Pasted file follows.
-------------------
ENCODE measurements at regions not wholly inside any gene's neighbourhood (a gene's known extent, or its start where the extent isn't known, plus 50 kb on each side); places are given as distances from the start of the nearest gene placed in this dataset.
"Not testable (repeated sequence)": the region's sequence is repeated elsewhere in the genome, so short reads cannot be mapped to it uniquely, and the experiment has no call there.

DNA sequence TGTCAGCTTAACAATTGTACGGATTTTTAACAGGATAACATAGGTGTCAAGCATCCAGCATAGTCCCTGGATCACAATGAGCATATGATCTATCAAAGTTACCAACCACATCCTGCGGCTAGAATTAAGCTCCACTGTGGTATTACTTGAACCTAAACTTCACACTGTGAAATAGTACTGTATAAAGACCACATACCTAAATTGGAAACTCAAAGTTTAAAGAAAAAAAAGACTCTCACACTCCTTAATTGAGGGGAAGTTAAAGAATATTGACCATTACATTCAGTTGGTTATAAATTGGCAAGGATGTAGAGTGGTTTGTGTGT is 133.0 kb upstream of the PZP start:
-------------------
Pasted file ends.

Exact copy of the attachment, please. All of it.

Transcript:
ENCODE measurements at regions not wholly inside any gene's neighbourhood (a gene's known extent, or its start where the extent isn't known, plus 50 kb on each side); places are given as distances from the start of the nearest gene placed in this dataset.
"Not testable (repeated sequence)": the region's sequence is repeated elsewhere in the genome, so short reads cannot be mapped to it uniquely, and the experiment has no call there.

DNA sequence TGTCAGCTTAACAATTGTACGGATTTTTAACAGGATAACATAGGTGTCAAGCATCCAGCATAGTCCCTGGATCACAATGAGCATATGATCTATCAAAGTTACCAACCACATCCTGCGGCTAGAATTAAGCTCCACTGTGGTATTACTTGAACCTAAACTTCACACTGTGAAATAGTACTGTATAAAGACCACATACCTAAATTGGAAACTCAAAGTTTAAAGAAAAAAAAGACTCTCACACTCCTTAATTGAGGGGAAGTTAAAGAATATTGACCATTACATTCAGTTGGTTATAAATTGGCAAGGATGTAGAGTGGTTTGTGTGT is 133.0 kb upstream of the PZP start: